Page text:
Tuesday, July 29, 2014

From Gaza: I Would Rather Die in Dignity Than Agree to Living in an Open-Air Prison

Dear friends,
I am reprinting this very moving and eloquent account, published in the Huffington Post, written by Mohammed Suliman about Palestinian sumoud (steadfastness) and defiance in Gaza and the demand for human dignity. 

In the article Mohammed eloquently explains: "The reality is that if Palestinians stop resisting, Israel won't stop occupying, as its leaders repeatedly affirm. The besieged Jews of the Warsaw ghetto had a motto "to live and die in dignity." As I sit in my own besieged ghetto, I think how Palestinians have honored this universal value. We live in dignity and we die in dignity, refusing to accept subjugation".

You can follow Mohammed on twitter: @imPalestine

in solidarity, Kim 


From Gaza: I Would Rather Die in Dignity Than Agree to Living in an Open-Air Prison


Gaza is a tough place; it's tiny, overcrowded and besieged. But the people are kind. The food is delicious, and the beach, though filthy, allows us to pretend that we're free. The sunset at sea is a spectacular scene, despite the Israeli warships dotting the landscape. Take a stroll down the street, and you'll meet vendors, mostly young children hawking their wares. Take a taxi, and by the time you get off, you'll be exchanging phone numbers with your newest friend, the taxi driver. 

Our markets are complete chaos, an experience for all five senses. Rush hour is when school children, dressed in UNRWA uniforms or Barcelona and Real Madrid t-shirts, finish classes and flood the streets on their way back home. It is when I realize how young Gaza's population is. Night is as lively a time as daytime. Smoke shisha at a beach or downtown café or chill with the family. The people in Gaza, too, are humans.

But this isn't the scene in Gaza anymore. The streets are deserted, and so is the beach. Schools have become makeshift shelters crammed with displaced people fleeing death to a supposedly safer place. The beautiful noise of life has been replaced by a horrid one of death. Drones are humming overhead, and jet fighters are roaring. 

There is always shelling at a distance. Distance, however, is relative. It could be so close that your windows will be blown out as you scream your heart out. Only then will you realize you have just escaped a narrow death. But someone else must have inevitably died. This could happen numerous times a day before you force yourself to sleep in the dark in a safe corner of your house to the sound of falling bombs and missiles, in the hope that none of these missiles will know its way to you.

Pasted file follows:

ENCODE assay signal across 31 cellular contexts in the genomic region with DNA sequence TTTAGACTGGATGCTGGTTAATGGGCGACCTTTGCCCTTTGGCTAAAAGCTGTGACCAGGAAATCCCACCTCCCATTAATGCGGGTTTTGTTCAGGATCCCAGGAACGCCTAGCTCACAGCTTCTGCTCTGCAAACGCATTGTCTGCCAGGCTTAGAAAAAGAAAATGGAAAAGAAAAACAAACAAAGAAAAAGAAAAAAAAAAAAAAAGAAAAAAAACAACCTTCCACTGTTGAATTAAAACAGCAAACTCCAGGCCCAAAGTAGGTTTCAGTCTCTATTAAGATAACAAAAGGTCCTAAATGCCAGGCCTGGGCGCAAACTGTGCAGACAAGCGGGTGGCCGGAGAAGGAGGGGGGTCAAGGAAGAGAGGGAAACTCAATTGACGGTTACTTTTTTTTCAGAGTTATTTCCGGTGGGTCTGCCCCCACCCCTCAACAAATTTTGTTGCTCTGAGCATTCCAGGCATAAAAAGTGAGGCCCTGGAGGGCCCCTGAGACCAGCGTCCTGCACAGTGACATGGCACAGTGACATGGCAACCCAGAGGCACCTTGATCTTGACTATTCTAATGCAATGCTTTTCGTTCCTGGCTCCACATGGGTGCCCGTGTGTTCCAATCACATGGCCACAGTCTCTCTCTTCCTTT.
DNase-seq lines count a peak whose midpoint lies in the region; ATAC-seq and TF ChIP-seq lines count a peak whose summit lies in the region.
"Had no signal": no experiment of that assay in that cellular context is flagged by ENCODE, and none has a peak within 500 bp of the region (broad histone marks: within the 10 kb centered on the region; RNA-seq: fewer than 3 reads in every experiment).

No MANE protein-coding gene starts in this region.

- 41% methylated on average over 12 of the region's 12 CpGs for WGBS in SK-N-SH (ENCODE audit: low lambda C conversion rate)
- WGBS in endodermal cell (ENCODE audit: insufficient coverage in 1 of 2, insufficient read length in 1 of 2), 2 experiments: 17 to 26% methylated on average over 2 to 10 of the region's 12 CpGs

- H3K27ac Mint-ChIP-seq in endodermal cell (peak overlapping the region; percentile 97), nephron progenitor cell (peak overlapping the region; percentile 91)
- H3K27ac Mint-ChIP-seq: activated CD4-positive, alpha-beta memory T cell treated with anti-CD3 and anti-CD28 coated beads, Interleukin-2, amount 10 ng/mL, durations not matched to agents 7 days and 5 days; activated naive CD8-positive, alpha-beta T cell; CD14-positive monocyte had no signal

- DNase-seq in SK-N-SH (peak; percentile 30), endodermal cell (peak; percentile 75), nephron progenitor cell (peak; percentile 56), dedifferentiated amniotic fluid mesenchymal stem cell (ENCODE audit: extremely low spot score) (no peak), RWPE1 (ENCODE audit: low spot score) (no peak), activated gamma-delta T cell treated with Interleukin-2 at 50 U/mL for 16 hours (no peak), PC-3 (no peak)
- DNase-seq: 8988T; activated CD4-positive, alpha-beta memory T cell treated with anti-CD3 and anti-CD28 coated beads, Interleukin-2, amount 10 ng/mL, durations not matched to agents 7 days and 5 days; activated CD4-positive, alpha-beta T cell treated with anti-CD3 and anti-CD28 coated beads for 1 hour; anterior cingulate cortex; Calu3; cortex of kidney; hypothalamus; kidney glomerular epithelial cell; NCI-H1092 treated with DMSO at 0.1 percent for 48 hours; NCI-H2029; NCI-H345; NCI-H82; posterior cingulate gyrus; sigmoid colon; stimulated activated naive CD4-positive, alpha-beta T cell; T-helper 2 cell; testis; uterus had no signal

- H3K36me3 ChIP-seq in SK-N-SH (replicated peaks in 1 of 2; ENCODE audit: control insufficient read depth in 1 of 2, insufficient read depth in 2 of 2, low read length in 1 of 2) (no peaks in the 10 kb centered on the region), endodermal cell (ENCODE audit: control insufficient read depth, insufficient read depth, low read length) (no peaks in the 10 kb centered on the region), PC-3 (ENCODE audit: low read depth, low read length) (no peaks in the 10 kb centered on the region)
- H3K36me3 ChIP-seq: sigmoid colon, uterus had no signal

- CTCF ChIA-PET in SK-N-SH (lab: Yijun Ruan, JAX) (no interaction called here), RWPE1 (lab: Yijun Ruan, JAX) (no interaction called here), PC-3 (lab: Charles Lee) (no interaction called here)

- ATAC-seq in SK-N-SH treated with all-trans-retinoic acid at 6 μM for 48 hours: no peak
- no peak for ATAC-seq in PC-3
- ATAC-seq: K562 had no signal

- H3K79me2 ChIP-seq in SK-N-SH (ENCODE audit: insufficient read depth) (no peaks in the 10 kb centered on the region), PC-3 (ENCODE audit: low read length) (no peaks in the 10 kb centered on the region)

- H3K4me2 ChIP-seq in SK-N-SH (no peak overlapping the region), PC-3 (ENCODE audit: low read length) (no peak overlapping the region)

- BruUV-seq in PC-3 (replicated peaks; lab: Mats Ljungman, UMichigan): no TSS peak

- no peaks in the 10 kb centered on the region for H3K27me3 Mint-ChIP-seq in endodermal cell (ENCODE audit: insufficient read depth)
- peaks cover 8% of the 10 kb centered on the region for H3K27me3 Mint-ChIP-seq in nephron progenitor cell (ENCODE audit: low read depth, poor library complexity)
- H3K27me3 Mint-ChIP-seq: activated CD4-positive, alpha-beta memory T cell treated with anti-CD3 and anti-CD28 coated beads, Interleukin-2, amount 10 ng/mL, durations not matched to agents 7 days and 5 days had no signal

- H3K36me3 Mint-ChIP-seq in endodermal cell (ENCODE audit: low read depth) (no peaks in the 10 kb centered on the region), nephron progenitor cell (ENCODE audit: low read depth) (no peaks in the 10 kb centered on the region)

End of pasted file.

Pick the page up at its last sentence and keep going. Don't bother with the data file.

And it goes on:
The people in Gaza are living through yet another Israeli assault, the third such assault in six years, with nowhere to flee. As missiles hit civilian houses, entire families are obliterated. How else could one possibly characterize the killing of twenty-five members from one family in one strike, or the killing of another eighteen members from another family in just another strike? How can one describe the arbitrary and indiscriminate shelling of one of the most crowded and impoverished areas in Gaza City with endless barrages of missiles and mortar shells all night long while preventing ambulances and civil defense forces from entering the area to rescue and evacuate the victims?

"We don't target civilians," Israel tells us. "You're simply lying" should be a sane person's response to these, at best, baseless claims. Israel does target civilians with its sophisticated high-precision weapons, hence the over 1,000 deaths in Gaza so far, 80 percent of whom are civilians, according to human rights groups. Over 200 children have been killed, some charred, others decapitated and many disemboweled. Israeli warships have killed four young children from Bakr family playing on the beach in broad daylight, an incident witnessed by NBC's reporter in Gaza Ayman Mohyedin. A sniper killed a distressed young man looking for his lost cousin amongst the debris in the wake of its unspeakable massacre in Al Shujayeh.

Its unmanned drones killed two young brothers from Areef family with a missile while they were on their way to buy yogurt for their breakfast. In another incident, it fired missiles at and killed three children feeding their pigeons and chickens on the roof of their building. Israel has dropped thousands of tons of explosives on one of the world's most densely populated areas, killing 26 members from Abu Jame' family in one airstrike, 20 members from Al Najjar family, 18 from Al Batsh family, nine from Al Qassas family, 7 from Al Keilani family, 8 from Kaware' family, five from Hamad family and on and on. These are the stories we hear as we wait death in the comfort of our home.